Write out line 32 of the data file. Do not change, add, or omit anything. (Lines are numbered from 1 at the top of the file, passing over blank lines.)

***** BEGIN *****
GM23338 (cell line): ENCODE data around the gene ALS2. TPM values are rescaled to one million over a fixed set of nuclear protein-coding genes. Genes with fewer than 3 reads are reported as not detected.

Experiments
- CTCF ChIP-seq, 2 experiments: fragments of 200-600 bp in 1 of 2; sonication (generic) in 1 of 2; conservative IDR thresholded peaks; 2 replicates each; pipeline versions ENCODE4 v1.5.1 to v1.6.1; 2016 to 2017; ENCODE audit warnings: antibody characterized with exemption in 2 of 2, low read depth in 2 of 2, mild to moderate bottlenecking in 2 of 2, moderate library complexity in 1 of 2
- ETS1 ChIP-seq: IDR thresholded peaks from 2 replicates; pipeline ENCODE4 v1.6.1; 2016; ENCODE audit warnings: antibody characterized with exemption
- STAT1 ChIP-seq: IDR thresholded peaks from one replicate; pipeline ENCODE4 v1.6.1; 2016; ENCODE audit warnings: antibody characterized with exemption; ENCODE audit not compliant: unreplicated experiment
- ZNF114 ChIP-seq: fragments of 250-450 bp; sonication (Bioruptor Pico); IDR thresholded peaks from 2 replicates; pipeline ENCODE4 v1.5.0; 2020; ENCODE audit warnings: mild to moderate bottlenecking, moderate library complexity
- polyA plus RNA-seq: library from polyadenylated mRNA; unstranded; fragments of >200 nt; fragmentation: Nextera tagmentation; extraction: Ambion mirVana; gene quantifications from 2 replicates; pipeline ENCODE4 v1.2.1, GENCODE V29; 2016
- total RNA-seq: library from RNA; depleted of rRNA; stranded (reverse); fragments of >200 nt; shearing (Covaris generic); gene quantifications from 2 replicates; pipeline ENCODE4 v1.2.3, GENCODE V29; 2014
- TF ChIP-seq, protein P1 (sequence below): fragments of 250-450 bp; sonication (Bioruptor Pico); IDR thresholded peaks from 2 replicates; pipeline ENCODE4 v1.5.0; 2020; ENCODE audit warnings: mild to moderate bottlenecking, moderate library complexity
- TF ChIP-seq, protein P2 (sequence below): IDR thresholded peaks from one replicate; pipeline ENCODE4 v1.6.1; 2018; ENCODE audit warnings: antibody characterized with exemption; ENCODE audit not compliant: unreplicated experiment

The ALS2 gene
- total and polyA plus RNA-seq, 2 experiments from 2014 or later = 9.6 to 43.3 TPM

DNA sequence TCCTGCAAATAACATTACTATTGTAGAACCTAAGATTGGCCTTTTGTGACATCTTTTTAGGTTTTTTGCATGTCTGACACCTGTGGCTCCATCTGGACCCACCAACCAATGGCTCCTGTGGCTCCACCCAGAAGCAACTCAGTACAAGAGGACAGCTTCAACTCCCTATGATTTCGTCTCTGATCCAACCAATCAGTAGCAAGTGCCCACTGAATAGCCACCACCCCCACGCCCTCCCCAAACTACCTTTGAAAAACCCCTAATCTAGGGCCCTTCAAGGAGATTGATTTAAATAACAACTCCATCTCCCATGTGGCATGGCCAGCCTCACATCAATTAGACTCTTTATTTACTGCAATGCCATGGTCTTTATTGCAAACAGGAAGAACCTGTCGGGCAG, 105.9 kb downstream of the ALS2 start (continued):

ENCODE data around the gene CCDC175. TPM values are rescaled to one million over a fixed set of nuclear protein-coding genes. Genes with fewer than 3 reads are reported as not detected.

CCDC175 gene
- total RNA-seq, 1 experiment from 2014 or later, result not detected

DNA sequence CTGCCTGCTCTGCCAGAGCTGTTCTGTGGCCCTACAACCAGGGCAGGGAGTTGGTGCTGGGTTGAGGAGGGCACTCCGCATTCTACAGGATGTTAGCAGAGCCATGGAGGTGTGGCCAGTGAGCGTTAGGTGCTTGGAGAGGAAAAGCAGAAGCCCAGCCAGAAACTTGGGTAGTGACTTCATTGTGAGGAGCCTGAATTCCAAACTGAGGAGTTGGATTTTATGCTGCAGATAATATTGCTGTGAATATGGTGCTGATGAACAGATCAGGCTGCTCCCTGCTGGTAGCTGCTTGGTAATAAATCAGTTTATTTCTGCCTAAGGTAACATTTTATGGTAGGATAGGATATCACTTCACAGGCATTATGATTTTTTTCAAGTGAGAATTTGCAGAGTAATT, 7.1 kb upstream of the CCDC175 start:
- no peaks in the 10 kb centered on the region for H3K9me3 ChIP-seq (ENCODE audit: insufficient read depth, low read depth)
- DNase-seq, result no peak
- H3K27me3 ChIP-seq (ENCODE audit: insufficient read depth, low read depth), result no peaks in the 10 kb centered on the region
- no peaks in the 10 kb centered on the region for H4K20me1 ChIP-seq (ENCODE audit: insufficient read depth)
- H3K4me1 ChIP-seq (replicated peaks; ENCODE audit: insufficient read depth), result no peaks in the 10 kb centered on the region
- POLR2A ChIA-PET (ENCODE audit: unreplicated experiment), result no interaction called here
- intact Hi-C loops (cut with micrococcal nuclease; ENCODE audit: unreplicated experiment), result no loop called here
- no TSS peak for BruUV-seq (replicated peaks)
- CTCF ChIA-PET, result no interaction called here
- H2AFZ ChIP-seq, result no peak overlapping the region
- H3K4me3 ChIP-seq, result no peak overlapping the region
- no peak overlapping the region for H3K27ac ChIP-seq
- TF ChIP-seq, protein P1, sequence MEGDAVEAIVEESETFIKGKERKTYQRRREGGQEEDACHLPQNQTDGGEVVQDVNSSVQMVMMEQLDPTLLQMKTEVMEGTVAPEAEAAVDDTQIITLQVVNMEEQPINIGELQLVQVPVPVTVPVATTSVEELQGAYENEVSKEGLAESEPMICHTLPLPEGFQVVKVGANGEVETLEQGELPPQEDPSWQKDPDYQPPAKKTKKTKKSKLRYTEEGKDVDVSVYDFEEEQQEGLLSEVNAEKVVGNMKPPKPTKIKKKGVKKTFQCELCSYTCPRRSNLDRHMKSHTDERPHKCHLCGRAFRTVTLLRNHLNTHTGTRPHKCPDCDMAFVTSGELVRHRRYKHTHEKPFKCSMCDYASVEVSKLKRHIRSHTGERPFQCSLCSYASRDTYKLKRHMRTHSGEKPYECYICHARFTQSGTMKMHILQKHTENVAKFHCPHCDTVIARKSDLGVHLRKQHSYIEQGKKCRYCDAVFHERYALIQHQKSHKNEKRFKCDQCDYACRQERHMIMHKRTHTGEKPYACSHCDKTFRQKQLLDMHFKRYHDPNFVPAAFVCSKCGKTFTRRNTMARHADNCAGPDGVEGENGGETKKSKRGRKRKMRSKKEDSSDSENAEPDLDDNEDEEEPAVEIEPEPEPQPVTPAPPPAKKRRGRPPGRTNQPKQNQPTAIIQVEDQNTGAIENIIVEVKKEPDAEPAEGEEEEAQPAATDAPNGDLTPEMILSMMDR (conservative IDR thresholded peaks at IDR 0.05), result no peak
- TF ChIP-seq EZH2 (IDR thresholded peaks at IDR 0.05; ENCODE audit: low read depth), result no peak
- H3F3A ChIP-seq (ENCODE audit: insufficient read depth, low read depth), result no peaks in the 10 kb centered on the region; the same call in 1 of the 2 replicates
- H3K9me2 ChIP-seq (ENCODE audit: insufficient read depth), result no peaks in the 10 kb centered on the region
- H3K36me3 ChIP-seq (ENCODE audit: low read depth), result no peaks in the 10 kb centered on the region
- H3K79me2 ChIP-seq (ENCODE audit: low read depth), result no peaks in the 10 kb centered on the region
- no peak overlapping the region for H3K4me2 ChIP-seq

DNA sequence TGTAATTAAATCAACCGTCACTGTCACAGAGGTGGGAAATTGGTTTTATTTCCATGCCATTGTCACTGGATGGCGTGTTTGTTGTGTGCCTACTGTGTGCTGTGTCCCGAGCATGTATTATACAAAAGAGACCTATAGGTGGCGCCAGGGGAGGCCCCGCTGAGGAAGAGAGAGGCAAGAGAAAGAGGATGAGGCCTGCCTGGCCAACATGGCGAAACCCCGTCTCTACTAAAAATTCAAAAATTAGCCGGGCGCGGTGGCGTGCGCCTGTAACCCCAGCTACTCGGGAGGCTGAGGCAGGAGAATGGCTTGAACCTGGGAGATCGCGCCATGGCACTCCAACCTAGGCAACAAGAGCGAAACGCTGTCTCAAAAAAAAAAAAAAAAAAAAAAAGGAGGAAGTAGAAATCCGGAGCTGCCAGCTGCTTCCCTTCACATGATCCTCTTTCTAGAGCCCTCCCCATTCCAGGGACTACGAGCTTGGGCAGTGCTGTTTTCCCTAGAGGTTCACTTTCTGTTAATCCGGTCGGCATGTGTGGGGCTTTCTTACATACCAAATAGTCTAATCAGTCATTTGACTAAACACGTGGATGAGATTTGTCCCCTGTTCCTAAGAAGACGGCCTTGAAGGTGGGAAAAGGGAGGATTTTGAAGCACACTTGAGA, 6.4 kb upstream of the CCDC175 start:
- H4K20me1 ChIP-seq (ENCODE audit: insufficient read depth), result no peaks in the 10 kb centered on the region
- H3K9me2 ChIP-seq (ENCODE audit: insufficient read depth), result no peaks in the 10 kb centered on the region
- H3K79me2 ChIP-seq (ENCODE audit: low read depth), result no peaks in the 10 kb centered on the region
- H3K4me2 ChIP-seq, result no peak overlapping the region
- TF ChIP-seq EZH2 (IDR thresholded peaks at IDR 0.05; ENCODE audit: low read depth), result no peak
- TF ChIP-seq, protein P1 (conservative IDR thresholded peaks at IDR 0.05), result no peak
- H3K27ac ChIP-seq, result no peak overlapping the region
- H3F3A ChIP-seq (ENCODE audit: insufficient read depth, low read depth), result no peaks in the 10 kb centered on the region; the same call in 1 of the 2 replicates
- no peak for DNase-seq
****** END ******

- H3F3A ChIP-seq (ENCODE audit: insufficient read depth, low read depth), result no peaks in the 10 kb centered on the region; the same call in 1 of the 2 replicates